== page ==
The West doesn't need to lift an arms embargo to help arm Burma. Lifting investment restrictions will do the job.
The U.S. Treasury Department on Tuesday announced a relaxation of financial sanctions against Burma for non-profit and humanitarian-related activities. It’s a significant move, and smarter than the action taken by the U.K., Australia and Norway.
Last week, during a trip to Burma, British Prime Minister David Cameron declared his support for the suspension of sanctions. Norway and Australia soon followed suit and said they were dropping sanctions against Burma, too. An arms embargo is therefore virtually all that will be left of these countries’ sanctions, and the European Union is also likely to support the U.K. position in its annual review of Burma policy next week.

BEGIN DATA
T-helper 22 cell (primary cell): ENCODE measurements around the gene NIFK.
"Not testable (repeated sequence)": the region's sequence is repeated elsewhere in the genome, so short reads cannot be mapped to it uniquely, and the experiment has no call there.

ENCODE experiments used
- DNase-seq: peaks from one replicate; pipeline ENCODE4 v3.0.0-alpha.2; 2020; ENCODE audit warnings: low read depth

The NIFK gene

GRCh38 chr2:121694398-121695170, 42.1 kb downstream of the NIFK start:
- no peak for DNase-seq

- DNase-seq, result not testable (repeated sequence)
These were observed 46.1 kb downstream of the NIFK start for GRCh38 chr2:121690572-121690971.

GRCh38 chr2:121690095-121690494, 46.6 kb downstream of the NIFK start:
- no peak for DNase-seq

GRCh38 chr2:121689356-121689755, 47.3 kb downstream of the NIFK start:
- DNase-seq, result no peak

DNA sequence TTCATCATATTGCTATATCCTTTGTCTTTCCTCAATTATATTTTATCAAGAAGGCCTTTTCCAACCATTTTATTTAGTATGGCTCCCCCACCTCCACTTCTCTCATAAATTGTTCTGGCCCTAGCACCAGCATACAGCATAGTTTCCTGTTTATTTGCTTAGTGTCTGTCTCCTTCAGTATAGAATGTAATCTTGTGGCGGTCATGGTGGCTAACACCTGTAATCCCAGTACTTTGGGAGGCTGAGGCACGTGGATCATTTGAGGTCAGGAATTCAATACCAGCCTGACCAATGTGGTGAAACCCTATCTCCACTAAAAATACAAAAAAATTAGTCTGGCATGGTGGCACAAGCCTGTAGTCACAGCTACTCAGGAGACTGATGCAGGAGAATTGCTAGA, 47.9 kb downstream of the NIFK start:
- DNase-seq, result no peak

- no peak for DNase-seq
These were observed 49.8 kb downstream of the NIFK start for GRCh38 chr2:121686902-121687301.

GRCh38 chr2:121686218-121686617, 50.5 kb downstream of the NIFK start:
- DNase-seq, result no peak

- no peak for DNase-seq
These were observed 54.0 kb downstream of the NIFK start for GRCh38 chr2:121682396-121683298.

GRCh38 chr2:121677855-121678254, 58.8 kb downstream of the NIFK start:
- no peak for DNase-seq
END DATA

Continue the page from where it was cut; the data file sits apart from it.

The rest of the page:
If the European Union decides to suspend crucial measures such as an investment ban and visa and financial restrictions on members of the regime, then European policy on Burma will depart dramatically from U.S. policy. Yet given the reality of the situation in Burma, the U.S. caution on the issue seems a much more sensible response to unfolding events.